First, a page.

Other successful actions addressed young children’s health through healthy meals, improved fresh and local procurement practices for the public sector, promoted the most sustainable food shops and places to eat in the city and much more. These thriving initiatives addressed immediate challenges and created a foundation for lasting change.

Nurturing change

While recognising the good work so far, the interim assessment also pointed out some room for improvement. Changes to the overall context since the food policy was launched prompt the need to refresh certain actions, stressing the importance of ensuring that the plan remains adaptable to evolving circumstances. Single actions must however be SMART – Specific, Measurable, Achievable, Relevant, and Time-bound.

“The Glasgow City Food Plan is a tremendously important area of work, and one from which we believe much can be learned about how the appetite for change amongst individuals and organisations can be brought together to make a real difference in our communities,” says Professor Chik Collins, Director, Glasgow Centre for Population Health.

The Glasgow City Food Plan is a tremendously important area of work
— Chik Collins

Regardless of the collaborative nature of the plan, continuous engagement and buy-in have proven difficult, especially for the industry sector. A key challenge is to ensure that commitment goes beyond the individual and is rather embedded in the organisational culture of all relevant stakeholders.

Regularly celebrating wins and communicating progress emerged as vital strategies to maintain momentum and keep buy-in strong. This can motivate stakeholders reinforcing the value of their contributions. Communication is also essential to reach out to local communities. Mapping small existing organisations and reaching out directly to them could see a spread into groups that the plan has not yet reached.

More crucially, while the issues of food poverty, insecurity, and health are apparent, the ecological priorities of the plan remain less tangible. Environmental ambitions should be spread through all areas of work to ensure that sustainability outcomes do not get overshadowed by more immediate issues.

An integrated approach

From its conception, the City Food Plan aligns with Glasgow’s ambition to become carbon neutral by 2030, a vision embedded in its participation in the NetZeroCities project and the European Commission’s Mission on Climate-Neutral and Smart Cities.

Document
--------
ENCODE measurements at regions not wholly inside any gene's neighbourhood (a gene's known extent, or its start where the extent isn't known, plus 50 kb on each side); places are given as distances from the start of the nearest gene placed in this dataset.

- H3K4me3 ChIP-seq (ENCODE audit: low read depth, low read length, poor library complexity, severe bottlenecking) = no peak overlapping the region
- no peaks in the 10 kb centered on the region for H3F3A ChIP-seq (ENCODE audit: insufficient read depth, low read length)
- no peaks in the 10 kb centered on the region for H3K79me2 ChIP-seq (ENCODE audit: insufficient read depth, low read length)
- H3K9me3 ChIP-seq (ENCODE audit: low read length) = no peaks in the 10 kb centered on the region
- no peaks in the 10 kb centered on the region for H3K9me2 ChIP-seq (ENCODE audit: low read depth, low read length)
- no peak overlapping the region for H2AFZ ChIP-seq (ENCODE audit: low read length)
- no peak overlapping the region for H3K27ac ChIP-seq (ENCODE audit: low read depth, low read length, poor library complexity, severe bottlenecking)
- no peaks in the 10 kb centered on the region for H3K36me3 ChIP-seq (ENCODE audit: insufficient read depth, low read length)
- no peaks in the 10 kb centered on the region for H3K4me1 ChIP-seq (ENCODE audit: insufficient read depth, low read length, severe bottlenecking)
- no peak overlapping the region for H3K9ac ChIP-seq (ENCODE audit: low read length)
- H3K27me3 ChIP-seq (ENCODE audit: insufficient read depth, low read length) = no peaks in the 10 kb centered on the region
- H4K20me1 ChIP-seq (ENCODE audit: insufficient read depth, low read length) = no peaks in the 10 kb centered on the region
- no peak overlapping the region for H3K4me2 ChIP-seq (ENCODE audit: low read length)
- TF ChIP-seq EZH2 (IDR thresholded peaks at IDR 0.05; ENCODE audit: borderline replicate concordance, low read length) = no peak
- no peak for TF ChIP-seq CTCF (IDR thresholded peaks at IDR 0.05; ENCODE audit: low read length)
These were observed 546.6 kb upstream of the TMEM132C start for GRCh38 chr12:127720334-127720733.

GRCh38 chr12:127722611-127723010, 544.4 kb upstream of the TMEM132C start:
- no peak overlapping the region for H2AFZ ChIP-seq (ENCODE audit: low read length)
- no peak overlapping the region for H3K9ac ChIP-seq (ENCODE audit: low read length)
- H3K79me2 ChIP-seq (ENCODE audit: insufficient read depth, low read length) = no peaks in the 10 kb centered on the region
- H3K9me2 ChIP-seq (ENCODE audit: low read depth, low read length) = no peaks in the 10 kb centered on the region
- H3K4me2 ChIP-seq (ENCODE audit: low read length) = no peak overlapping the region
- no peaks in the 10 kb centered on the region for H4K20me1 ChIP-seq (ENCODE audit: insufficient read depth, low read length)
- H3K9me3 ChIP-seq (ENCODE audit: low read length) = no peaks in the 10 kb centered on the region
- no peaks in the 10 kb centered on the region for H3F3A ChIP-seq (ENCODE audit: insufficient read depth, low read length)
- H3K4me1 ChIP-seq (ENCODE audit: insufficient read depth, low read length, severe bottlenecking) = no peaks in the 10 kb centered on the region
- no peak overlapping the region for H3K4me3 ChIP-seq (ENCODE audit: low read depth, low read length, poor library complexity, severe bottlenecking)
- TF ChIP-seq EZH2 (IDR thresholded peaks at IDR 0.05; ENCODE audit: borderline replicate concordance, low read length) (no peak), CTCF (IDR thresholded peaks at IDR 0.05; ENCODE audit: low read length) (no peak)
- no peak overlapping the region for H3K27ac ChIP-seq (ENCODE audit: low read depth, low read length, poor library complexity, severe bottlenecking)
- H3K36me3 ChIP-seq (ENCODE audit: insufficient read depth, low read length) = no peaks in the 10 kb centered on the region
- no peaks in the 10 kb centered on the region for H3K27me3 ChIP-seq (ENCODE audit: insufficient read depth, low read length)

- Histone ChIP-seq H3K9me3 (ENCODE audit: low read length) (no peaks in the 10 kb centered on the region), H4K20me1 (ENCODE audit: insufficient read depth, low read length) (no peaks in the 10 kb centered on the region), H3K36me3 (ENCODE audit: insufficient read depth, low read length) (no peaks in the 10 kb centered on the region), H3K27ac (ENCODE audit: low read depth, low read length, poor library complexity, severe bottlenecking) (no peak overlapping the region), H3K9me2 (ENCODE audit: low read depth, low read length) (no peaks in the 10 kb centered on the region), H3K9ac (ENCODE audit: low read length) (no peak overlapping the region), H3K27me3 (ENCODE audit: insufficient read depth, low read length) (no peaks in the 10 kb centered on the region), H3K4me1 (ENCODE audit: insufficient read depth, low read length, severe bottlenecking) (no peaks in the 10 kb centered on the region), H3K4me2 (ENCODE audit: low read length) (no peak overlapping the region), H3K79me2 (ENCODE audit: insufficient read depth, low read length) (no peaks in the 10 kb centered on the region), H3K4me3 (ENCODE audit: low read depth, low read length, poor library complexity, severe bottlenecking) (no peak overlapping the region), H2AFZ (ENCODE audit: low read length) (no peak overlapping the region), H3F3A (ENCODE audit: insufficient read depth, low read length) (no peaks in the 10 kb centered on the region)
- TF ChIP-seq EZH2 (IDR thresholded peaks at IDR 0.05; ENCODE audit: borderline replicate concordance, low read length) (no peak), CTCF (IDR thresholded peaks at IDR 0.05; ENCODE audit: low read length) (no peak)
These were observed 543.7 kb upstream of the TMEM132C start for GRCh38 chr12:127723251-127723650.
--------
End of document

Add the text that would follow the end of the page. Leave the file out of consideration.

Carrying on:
The policy’s emphasis on reducing greenhouse gas emissions, improving access to locally sourced and low carbon produced food, and promoting sustainable food production is part of Glasgow’s holistic approach to sustainability. Glasgow’s experience, as reflected in the policy, becomes a valuable case study for other cities aspiring to integrate food policies with larger environmental legislation.


You inspire all of us
— Ring Olesen

“Every city has a different starting point and that’s why knowledge exchange is so important,” said Trine Ring Olesen, Senior Project Manager at Copenhagen’s Catering Consultancy Meyers Madhus during a visit in Glasgow. “Should I give some advice to Glasgow, it would be: work at both local community and Council level and keep up the good work. You inspire all of us.”

Sowing seeds for a sustainable tomorrow

The Glasgow City Food Plan is more than a blueprint for sustainable food practices; it is a living testament to collaboration and community-driven change. From the genesis of the plan, deeply rooted in the voices of Glasgow’s diverse population, to the tangible successes celebrated amid challenges, the journey is proof of the city’s adaptability and commitment.

The achievements and the issues faced underscore the complexity of transforming a food system. As the Glasgow City Food Policy sets the stage for a more nutritious future, the lessons learned offer valuable insights for other cities grappling with similar plans.

The seeds sown in the past two years are beginning to bear fruit, and as Glasgow continues to nurture and adapt, the city stands poised to reap the harvest of a more sustainable, inclusive, and resilient future.

Wilma Dragonetti Eurocities Writer